Humans added 40 Manhattans’ worth of land to urban coastlines

Enlarge / Aerial view of the exclusive island of luxury hotels and residences of The Palm Jumeirah in Dubai, United Arab Emirates.

Each year, humans add a little more land to their coastlines, slowly but surely encroaching on the sea and filling up smaller coastal bodies of water with new developments. This encroachment typically comes as we add luxury waterfronts and extend ports farther out to sea. In all, since 2000, coastlines around the world—specifically in urban areas—grew a whopping 2,530 square kilometers, according to a new paper.

A press release about the research notes that this is around 40 Manhattans, while the paper itself points out that this is roughly the size of Luxemburg. Neither source said this, but it’s also more than 4,000 Dollywoods.

The paper—which claims to be the “first global assessment of coastal land reclamation”—looked at how human development built up land in, or filled in parts of, coastal zones. This includes wetlands, which play various important roles like slowing erosion (but humans can just keep building out anyway right?), protecting areas further inland from flooding and sea level rise, and acting as habitats for myriad species.

Eye in the sky

The team of researchers looked at satellite imagery taken between 2000 and 2020 from 135 large coastal cities—i.e., 1 million people or more—around the globe. Of this number, 106 sites saw an increase in coastline landmass.

This process was most common in the Global South, particularly among growing economies. Cities from three countries—China, Indonesia, and the United Arab Emirates—led the pack in terms of these developments. Shanghai, for instance, added around 350 square kilometers, compared to Los Angeles—the only United States city that made noticeable increases—which grew at 0.29 square kilometers over the 20-year period.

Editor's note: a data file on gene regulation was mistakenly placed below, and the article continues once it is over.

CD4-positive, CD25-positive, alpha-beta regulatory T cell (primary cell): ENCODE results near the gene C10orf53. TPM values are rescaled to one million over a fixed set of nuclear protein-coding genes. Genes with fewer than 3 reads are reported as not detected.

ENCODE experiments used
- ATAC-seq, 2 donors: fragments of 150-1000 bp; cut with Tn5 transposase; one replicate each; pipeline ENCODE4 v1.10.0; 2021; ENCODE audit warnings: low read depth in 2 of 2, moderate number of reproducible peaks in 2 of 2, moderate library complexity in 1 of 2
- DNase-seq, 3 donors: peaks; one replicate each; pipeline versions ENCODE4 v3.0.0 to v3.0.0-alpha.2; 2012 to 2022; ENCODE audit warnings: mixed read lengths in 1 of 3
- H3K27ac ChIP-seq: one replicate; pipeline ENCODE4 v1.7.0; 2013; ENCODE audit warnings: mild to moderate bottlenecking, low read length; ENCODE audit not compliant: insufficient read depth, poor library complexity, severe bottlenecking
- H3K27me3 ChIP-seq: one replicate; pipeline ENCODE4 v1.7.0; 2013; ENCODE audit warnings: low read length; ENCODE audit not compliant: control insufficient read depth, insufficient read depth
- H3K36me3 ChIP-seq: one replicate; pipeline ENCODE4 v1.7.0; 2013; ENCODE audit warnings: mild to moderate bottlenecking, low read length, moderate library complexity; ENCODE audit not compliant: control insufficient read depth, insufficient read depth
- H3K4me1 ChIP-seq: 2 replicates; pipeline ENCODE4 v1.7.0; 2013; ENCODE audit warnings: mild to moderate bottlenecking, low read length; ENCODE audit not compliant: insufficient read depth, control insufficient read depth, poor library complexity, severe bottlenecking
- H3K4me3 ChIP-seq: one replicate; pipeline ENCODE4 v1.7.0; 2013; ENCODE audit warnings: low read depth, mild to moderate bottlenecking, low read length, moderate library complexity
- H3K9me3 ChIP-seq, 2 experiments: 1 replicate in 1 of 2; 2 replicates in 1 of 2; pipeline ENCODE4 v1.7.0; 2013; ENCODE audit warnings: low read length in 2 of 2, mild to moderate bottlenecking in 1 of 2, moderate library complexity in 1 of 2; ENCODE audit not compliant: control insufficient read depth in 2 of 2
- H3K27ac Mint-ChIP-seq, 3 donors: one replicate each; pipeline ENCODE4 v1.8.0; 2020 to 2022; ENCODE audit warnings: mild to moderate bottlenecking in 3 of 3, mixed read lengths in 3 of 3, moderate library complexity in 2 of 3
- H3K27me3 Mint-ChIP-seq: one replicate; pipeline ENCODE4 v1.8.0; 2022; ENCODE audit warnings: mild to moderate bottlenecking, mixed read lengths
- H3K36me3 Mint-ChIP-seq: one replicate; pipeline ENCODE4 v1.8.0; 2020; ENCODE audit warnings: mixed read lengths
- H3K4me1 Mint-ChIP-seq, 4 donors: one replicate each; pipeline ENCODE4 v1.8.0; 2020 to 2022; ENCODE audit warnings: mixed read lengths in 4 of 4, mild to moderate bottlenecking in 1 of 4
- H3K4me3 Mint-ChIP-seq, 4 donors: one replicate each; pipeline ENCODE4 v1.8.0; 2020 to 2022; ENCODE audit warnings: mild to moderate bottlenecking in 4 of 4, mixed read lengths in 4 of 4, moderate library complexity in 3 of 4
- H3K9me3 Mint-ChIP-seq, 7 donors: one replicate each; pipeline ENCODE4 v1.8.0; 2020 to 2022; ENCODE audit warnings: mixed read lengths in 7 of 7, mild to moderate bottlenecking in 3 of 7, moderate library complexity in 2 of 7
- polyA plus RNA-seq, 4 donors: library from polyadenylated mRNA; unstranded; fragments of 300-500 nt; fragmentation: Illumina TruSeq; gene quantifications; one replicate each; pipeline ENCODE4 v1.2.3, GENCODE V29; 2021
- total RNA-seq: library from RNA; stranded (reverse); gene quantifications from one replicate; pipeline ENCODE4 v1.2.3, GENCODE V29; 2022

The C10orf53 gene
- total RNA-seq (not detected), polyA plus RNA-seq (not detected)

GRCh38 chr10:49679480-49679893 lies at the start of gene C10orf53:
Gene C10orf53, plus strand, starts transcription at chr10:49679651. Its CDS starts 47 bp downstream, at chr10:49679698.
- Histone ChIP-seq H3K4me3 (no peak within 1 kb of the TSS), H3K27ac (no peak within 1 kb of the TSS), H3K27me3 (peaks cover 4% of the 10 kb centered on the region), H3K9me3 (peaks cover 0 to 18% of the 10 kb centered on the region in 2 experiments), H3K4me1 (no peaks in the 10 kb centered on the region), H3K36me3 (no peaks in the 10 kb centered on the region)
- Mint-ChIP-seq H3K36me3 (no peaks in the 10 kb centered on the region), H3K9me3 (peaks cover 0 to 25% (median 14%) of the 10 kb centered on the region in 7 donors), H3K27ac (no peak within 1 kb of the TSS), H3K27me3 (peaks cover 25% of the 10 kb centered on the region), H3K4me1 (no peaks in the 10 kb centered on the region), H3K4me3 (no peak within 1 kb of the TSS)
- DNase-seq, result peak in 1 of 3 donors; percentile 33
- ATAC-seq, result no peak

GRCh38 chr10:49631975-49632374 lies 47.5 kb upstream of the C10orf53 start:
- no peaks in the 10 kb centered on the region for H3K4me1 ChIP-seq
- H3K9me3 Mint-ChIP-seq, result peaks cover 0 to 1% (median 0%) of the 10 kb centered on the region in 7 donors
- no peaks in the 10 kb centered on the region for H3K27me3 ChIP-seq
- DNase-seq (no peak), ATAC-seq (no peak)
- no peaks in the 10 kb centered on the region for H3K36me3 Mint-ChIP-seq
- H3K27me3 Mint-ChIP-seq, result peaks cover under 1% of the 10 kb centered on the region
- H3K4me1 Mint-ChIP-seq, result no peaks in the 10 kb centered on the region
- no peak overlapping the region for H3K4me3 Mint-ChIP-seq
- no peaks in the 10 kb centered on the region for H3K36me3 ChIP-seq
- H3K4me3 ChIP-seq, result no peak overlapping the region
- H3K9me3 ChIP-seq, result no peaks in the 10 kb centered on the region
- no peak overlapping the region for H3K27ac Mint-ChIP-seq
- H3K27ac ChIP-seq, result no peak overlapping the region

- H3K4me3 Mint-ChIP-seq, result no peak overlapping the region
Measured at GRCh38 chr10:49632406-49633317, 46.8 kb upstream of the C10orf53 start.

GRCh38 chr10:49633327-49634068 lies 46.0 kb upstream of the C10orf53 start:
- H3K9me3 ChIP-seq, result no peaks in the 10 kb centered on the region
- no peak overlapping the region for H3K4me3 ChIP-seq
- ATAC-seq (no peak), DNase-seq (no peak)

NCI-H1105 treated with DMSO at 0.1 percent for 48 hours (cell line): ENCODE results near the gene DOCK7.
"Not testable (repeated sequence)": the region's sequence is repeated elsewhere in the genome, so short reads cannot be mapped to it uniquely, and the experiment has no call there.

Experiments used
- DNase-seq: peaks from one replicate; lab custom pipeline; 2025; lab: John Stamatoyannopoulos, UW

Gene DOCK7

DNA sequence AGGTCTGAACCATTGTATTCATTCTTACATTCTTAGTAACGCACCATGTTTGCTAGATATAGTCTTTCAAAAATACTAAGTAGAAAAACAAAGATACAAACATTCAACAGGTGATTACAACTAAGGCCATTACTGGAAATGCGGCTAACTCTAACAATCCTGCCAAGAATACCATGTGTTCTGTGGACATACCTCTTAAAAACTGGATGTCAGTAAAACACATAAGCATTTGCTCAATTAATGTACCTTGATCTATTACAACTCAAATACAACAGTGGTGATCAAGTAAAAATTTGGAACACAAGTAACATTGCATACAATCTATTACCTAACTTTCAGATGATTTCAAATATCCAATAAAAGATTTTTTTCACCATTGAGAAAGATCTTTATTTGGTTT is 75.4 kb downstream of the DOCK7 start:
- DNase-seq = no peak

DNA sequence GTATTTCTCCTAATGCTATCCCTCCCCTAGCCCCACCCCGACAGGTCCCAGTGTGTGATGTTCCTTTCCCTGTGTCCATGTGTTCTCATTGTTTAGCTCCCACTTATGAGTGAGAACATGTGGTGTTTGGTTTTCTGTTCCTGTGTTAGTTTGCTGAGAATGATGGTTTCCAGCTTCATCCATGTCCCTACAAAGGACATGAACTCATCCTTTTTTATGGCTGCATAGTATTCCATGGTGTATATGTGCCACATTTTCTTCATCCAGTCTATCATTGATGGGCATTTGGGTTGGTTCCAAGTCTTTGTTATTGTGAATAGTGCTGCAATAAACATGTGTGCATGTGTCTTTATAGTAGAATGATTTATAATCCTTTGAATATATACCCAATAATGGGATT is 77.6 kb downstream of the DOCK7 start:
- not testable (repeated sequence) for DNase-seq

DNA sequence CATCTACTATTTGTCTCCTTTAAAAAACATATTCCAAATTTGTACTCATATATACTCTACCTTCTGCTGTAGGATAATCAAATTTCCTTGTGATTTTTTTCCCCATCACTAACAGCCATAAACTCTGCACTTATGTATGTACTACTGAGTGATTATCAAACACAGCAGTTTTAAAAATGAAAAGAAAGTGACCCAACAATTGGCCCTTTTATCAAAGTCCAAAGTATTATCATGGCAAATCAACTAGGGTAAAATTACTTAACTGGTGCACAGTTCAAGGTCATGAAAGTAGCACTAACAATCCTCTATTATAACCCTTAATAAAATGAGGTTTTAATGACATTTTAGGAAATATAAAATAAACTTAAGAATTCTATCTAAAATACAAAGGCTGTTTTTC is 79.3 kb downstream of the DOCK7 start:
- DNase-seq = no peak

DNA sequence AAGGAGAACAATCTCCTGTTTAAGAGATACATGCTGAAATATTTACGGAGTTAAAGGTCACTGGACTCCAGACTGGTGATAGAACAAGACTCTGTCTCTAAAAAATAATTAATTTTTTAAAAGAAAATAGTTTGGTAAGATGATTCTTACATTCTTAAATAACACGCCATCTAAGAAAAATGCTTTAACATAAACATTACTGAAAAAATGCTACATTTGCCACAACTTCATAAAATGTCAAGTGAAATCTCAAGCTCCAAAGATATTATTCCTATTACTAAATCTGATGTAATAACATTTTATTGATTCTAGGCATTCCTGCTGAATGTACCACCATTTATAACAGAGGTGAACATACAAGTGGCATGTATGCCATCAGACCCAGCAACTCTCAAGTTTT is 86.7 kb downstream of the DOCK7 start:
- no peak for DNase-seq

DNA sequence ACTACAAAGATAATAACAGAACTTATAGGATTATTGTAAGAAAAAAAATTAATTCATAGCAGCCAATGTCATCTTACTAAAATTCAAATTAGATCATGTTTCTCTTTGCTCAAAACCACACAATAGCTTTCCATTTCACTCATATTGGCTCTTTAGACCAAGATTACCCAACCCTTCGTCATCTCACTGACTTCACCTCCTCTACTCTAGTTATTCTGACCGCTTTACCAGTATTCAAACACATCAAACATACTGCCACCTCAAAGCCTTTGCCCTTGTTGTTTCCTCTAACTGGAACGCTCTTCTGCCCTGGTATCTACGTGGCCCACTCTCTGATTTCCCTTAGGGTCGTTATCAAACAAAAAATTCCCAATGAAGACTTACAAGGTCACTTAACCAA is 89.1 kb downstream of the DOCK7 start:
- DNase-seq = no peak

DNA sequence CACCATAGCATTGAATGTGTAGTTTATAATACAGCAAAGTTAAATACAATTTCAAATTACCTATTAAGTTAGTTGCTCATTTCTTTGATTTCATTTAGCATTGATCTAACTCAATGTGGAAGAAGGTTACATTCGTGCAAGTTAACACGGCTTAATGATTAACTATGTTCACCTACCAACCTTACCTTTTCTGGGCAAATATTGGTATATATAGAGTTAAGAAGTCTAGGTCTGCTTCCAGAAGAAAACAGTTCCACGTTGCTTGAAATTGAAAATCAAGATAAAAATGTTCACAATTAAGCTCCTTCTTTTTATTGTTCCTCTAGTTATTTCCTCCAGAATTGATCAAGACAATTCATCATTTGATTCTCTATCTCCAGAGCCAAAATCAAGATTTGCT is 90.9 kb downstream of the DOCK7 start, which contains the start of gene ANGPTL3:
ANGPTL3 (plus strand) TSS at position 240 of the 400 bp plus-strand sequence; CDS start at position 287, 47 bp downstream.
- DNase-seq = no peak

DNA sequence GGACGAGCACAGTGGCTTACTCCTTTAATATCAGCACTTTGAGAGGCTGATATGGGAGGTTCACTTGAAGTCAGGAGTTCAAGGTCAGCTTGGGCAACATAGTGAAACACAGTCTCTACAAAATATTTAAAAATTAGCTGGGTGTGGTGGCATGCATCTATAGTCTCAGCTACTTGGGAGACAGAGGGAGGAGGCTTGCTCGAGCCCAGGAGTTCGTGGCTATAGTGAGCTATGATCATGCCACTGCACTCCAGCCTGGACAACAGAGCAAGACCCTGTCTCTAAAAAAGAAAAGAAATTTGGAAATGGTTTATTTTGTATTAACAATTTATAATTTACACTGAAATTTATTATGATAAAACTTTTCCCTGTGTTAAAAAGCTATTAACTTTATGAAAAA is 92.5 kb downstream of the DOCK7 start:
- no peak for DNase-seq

The most common type of developments were port extensions, which were seen in 70 of the cities. This is followed by residential and/or commercial developments, which showed up in 30 cities. In the press release, physical geographer at the University of Southampton and lead author of the paper Dhritiraj Sengupta said that much of these changes were driven by an increased need for space in urban areas. However, cities also pursued some of these developments—like the islands in Dubai arranged to look like a palm tree from above—for prestige.

Not just sitting on the dock of the bay

These developments come with some associated costs, however. The paper notes that around 70 percent of the expansions happened on low-lying regions that could very well be susceptible to sea level rise. Some places compensate by building sea walls or other structures designed to protect against sea level rise and flooding. For instance, around 14 percent of shores in the US are estimated to be protected by such structures. But these builds can also impact nearby natural ecosystems, such as by blocking species migration. Further, as Ars reported previously, sea walls could end up pushing water from flooding to other parts of the coast.

The paper also notes that, in some cases, coastal growth comes with an increase in pollution entering the sea. In the case of the Indonesian city Jakarta, this can include trash and various contaminants being swept into the coastal waters. This, in turn, can harm nearby ecosystems which can result in industries like tourism and fishing taking a hit.

The paper only looks at specific, though highly populated, parts on the world’s coastline—a small fraction of Earth’s estimated total of some 620,000 kilometers of coastline. Around 2.4 billion people live within 100 kilometers of that area. But, by some counts, only 15 percent of the world’s coasts exist in their natural states. So, it’s difficult to say that the less populated shores aren’t also seeing some unexpected changes.

AGU, 2023. DOI: (About DOIs)

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